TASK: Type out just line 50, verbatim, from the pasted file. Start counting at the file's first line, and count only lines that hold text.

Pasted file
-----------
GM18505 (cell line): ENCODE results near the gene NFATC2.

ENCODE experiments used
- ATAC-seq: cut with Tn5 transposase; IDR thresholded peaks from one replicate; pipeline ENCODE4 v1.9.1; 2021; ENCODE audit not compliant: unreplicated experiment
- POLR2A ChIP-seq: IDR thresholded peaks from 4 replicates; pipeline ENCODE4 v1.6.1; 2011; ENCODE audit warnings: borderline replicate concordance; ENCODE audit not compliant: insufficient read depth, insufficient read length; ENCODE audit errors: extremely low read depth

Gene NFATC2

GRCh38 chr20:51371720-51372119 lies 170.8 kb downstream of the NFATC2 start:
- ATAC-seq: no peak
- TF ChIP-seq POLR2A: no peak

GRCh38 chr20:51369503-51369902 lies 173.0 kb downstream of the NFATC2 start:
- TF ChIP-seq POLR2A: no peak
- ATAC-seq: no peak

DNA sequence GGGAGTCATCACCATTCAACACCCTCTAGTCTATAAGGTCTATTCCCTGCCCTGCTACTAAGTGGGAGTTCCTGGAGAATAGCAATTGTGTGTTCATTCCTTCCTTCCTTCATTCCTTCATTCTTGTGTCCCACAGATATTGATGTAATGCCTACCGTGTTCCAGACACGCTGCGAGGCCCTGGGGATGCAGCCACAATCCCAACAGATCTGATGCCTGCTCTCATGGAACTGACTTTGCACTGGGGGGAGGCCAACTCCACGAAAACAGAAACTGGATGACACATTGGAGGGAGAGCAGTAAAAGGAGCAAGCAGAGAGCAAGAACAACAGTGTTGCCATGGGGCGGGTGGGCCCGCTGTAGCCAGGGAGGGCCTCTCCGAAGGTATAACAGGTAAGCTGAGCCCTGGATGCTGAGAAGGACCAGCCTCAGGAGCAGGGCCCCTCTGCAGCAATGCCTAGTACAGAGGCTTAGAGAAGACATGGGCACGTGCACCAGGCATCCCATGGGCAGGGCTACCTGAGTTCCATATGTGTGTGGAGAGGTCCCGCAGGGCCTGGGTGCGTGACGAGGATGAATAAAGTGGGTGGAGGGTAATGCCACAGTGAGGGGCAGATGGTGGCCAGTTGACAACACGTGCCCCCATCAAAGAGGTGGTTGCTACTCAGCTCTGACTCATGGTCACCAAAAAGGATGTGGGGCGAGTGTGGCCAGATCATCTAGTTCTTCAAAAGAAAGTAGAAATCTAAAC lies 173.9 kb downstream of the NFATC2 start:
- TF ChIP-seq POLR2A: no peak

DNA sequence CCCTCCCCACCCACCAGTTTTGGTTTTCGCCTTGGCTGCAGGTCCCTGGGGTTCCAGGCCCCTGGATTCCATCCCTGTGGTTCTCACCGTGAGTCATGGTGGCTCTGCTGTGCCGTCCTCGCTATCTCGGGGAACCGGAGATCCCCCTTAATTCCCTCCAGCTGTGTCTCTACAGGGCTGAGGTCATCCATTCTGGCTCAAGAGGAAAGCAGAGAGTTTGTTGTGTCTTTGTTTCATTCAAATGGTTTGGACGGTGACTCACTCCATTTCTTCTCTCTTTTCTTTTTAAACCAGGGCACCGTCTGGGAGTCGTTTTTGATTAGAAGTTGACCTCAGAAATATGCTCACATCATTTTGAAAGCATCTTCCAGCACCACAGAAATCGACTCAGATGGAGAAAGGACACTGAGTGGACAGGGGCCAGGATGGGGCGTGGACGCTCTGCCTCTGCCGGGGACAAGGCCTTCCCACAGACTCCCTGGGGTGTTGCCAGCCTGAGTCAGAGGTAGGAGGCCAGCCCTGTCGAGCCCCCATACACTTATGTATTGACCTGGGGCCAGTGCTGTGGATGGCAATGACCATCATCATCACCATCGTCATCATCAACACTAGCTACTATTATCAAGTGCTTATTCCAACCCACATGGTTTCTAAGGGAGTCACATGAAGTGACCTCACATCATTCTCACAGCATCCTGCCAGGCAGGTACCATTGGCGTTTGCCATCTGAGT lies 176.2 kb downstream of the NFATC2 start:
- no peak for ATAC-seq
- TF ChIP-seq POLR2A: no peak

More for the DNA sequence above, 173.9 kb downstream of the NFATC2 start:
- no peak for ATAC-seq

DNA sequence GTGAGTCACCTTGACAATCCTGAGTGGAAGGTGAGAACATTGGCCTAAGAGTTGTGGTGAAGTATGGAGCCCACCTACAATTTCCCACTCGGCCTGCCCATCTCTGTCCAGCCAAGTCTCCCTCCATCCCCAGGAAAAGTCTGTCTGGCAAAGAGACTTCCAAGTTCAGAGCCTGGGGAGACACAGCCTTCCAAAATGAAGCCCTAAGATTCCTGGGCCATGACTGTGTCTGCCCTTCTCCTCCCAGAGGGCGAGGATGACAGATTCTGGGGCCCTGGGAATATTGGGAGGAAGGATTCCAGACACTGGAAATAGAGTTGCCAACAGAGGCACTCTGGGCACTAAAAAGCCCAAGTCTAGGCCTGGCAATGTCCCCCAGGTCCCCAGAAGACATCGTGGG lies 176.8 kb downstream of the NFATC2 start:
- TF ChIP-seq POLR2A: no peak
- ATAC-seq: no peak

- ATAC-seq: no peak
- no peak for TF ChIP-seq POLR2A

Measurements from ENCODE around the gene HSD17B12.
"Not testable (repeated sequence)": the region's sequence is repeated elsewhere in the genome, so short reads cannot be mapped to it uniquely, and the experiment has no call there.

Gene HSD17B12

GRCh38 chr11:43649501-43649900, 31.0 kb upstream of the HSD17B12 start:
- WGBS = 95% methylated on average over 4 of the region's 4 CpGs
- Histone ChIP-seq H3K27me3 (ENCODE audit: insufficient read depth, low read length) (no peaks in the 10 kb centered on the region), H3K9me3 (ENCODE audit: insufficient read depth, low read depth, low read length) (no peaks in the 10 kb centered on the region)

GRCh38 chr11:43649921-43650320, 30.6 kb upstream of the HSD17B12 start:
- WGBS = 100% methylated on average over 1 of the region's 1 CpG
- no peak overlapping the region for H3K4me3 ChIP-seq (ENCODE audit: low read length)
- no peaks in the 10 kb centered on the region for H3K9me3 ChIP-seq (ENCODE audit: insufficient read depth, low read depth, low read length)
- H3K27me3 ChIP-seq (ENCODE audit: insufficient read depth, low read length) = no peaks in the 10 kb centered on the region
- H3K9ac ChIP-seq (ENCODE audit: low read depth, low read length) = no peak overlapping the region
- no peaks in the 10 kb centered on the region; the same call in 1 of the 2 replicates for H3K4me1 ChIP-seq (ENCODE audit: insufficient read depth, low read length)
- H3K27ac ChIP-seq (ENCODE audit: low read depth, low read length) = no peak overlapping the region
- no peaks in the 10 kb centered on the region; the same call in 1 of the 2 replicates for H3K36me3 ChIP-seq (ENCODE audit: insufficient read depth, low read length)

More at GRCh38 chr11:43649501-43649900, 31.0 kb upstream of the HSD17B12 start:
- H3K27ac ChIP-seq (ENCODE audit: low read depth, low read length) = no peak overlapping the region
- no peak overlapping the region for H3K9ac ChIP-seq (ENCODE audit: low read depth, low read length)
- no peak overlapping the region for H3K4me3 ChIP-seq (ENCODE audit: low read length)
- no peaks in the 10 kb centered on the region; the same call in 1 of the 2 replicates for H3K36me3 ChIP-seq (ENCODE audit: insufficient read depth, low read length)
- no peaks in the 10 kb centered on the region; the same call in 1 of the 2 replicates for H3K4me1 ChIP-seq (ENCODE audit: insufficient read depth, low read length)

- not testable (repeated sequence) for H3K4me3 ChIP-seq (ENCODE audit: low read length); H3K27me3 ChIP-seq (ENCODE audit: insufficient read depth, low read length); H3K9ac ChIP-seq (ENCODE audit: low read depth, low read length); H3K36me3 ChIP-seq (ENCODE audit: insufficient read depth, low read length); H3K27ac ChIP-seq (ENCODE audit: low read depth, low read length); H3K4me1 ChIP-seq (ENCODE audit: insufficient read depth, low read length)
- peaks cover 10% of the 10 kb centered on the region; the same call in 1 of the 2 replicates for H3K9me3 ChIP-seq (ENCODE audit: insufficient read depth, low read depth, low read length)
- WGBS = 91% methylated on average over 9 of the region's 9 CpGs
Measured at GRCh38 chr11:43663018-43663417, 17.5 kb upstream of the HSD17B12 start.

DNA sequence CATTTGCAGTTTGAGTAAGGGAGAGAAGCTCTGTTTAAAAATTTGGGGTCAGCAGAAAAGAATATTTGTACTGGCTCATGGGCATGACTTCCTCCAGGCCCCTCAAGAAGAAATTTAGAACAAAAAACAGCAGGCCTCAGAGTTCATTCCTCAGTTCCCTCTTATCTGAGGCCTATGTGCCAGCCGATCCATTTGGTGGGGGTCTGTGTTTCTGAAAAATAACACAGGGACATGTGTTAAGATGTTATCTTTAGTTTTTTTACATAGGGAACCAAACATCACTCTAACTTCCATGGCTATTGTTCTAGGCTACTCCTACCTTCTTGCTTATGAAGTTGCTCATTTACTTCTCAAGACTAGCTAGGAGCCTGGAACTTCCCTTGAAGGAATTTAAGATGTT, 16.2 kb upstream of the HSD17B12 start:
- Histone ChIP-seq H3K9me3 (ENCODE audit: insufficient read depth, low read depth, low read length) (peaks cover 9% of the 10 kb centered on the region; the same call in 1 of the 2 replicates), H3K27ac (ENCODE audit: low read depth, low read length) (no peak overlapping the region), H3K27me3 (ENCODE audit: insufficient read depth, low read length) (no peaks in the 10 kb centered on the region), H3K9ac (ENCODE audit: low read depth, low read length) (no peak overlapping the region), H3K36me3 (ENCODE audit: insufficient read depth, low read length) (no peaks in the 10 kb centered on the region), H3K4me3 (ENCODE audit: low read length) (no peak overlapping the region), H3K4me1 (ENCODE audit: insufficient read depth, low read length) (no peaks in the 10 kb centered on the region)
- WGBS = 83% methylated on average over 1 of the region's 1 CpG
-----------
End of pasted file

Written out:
- Histone ChIP-seq H3K9me3 (ENCODE audit: insufficient read depth, low read depth, low read length) (peaks cover 9% of the 10 kb centered on the region; the same call in 1 of the 2 replicates), H3K27ac (ENCODE audit: low read depth, low read length) (no peak overlapping the region), H3K27me3 (ENCODE audit: insufficient read depth, low read length) (no peaks in the 10 kb centered on the region), H3K9ac (ENCODE audit: low read depth, low read length) (no peak overlapping the region), H3K36me3 (ENCODE audit: insufficient read depth, low read length) (no peaks in the 10 kb centered on the region), H3K4me3 (ENCODE audit: low read length) (no peak overlapping the region), H3K4me1 (ENCODE audit: insufficient read depth, low read length) (no peaks in the 10 kb centered on the region)